“Physics,” says longtime physics teacher Stewart Pierson, “constantly requires you to figure out the rules of this world you are in and to figure out how to apply those rules to solve problems.”

Since almost every student at Rivers takes a course in physics, Pierson hopes every one of them finds the subject as fascinating as he does. He admits that’s a lofty goal. Nevertheless, he is convinced that everyone who takes physics will benefit from the experience in critically important ways.

“Those with an affinity and passion for physics can move onto the sophisticated concepts of Advanced Physics and AP Physics,” he says. “But even the students who take introductory-level physics get the benefit of having gone through the process of solving unfamiliar problems. Physics forces you to solve a succession of challenging problems. It hands you that practice every day in every test and every lab. Being good at problem solving is a fundamental life skill.”

Those who do go on to take higher level physics courses find Pierson eager and ready to lead them into an deep exploration of the complex workings of the universe.

Over the years, the AP Physics courses at Rivers have evolved, moving from non-calculus-based classes to calculus-based classes. Pierson is excited by the change.

“Connecting the two subjects allows students to bring their growing math skills into their physics work. That physics relies on math is probably obvious, but when you bring calculus into it, it raises the game. Students quickly come to see the power of calculus. Calculus and physics working together gives you the ability to solve problems in the real world that algebra can’t. It allows us to explore physics at a deeper level and tackle more interesting problems.”

This exploration happens through classroom work and labs. During the labs, students engage in hands-on activities that help them understand complex concepts. During the section on forces, for example, students will physically work with pulleys, pendulums, rolling carts and even swinging bowling balls as they study the many forces at work in the world around them.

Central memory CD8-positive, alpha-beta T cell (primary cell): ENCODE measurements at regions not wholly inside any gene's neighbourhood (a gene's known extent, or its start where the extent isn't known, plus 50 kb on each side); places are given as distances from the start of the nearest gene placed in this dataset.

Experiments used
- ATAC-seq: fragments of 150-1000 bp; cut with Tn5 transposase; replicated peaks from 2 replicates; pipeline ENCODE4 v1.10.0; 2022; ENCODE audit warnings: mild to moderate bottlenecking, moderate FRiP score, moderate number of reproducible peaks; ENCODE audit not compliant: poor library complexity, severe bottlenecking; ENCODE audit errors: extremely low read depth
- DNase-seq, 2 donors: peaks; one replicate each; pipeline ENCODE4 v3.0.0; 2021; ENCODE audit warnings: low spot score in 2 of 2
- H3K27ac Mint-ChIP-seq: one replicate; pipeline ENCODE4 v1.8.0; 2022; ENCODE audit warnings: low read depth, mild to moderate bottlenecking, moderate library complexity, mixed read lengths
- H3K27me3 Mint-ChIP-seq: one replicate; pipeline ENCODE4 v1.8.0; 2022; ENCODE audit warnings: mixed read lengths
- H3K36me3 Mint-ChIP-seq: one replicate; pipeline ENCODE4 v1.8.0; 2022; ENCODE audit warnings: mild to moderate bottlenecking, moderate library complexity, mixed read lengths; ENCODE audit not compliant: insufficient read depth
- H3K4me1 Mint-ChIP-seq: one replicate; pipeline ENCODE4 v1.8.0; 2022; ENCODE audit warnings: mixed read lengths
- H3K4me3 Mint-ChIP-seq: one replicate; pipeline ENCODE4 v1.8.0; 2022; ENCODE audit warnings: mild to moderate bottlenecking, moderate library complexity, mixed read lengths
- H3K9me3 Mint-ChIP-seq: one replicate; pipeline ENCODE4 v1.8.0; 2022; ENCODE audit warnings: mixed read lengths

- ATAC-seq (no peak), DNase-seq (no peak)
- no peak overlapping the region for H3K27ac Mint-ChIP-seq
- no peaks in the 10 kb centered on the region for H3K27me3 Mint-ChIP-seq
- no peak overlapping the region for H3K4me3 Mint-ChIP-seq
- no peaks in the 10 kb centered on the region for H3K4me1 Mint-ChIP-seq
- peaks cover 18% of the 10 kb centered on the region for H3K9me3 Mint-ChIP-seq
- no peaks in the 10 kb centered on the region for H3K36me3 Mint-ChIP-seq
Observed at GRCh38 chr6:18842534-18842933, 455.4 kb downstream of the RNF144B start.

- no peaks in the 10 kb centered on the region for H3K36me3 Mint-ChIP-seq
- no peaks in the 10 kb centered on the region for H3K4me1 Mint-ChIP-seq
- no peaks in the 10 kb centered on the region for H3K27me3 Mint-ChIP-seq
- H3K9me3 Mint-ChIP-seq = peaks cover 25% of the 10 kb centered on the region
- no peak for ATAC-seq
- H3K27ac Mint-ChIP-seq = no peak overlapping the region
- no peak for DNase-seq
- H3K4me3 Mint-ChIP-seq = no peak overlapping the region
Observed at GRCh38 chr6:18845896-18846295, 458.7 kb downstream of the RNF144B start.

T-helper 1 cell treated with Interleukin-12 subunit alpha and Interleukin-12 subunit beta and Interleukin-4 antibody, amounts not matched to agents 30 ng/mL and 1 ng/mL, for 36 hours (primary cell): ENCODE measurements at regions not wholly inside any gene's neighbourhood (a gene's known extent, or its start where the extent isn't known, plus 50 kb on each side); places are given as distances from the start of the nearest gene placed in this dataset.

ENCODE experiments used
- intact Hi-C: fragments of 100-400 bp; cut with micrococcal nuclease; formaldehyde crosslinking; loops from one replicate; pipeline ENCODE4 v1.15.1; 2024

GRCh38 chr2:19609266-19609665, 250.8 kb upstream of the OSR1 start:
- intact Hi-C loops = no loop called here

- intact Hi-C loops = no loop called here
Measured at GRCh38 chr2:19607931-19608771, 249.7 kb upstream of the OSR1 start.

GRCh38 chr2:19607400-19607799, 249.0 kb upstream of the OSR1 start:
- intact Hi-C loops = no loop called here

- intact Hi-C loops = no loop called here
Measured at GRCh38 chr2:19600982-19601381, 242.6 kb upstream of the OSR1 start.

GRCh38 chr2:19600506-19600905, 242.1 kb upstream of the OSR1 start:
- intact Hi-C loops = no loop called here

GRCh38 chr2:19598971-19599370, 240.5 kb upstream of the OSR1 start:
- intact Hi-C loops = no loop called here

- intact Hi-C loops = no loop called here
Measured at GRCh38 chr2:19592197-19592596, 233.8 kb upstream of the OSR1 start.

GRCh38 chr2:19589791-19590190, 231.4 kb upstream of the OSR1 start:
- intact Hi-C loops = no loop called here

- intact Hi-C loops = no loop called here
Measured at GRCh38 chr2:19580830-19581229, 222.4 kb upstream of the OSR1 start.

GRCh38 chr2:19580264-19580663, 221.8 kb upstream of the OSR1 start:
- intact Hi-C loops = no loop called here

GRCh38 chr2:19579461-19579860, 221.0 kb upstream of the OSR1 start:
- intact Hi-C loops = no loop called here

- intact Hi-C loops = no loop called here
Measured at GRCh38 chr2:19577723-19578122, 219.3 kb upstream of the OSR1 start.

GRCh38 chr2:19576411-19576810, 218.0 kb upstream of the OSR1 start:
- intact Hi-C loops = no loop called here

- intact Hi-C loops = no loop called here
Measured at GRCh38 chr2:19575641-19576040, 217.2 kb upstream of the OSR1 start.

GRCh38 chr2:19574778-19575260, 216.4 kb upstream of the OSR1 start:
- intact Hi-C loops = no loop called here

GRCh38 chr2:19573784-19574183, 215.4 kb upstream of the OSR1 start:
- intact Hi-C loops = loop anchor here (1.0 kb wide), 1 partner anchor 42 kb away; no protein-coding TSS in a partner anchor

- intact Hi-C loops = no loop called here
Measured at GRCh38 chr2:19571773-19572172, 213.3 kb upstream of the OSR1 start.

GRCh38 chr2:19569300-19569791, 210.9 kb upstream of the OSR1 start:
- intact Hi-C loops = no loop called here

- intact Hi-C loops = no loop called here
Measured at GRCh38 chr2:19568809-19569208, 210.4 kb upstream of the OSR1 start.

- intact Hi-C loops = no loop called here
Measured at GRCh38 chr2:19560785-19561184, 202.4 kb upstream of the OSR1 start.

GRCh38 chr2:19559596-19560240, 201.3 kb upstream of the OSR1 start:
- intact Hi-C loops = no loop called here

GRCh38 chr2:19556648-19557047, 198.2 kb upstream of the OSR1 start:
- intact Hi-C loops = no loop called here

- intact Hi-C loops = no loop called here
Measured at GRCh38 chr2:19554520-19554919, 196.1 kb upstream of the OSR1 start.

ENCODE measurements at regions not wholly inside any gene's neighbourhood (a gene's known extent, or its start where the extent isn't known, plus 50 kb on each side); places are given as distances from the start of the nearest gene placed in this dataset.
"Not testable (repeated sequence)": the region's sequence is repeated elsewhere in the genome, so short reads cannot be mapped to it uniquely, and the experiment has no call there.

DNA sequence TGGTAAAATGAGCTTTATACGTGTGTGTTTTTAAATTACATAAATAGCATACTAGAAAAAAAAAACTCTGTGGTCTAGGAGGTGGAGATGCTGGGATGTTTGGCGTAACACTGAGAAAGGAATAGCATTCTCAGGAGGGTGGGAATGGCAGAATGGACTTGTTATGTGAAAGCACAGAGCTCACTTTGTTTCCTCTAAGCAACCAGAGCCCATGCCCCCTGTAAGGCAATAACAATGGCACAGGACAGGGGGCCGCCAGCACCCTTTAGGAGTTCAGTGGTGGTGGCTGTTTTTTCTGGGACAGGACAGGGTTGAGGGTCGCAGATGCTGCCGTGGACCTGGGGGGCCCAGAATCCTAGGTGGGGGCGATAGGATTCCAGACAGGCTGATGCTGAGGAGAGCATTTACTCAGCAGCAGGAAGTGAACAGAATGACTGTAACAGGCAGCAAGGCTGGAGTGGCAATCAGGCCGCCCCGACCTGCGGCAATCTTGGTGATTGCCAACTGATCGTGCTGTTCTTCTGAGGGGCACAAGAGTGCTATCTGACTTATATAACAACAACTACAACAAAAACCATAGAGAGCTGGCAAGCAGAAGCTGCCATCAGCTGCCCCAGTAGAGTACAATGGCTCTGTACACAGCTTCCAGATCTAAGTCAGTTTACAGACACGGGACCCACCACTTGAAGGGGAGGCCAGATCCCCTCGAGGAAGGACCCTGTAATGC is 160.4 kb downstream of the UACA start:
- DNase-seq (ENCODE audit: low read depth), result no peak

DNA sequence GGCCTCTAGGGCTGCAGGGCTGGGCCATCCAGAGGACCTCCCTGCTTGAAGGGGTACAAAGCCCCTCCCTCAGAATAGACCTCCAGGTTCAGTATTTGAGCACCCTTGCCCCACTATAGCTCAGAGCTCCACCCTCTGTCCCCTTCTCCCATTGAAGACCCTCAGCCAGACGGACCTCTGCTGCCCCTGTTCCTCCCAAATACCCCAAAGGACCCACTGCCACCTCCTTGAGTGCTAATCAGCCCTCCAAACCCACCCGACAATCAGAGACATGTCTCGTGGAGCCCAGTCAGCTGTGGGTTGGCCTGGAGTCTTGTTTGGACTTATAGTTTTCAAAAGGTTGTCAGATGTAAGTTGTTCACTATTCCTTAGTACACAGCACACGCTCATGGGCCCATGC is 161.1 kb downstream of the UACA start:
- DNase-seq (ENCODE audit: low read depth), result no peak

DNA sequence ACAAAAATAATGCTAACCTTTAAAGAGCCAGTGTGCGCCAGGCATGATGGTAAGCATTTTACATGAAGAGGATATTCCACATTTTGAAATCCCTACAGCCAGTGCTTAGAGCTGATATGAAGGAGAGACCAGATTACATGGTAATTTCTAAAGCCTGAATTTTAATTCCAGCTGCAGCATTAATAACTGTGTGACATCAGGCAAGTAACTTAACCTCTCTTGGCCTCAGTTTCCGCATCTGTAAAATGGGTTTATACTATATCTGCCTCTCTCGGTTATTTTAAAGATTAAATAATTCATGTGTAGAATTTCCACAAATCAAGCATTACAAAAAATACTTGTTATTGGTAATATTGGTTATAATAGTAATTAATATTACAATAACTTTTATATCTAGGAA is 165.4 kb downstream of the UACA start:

“We try to find a good balance between hands-on work and diving deeply into the textbooks, which students need to do in order to develop the depth of the math that they need to know,” says Pierson.

Not everyone will find physics fascinating … but I certainly do. So I try to help students see what I find fascinating about it — to view it as a way to understand the world." — Stewart Pierson, physics teacher

Although the students in AP Physics are up for the challenge, Pierson acknowledges that the material is hard. To keep his students engaged, he starts each class by asking one science question that the students will discuss for 10 minutes. The questions can be as esoteric as “Do we have free will?” or as practical as “How does a refrigerator work?”

“Instead of just jumping into homework, we start with a free-flowing conversation about what we know and what we think,” says Pierson. “We spend a lot of time hypothesizing an answer, and the discussions are great. It gives us a chance to relax and just enjoy thinking about the world and how it works so that we can take that energy and go back to studying physics.”

By the time the course comes to an end, Pierson hopes his students will have increased their enthusiasm for science, increased their confidence in their analytical skills, and developed pride in their ability to persevere. That pride and that confidence, he says, “will make them stronger people in the face of adversity in their futures.”

*Photos by John Hurley; Videos by Stephen Porter*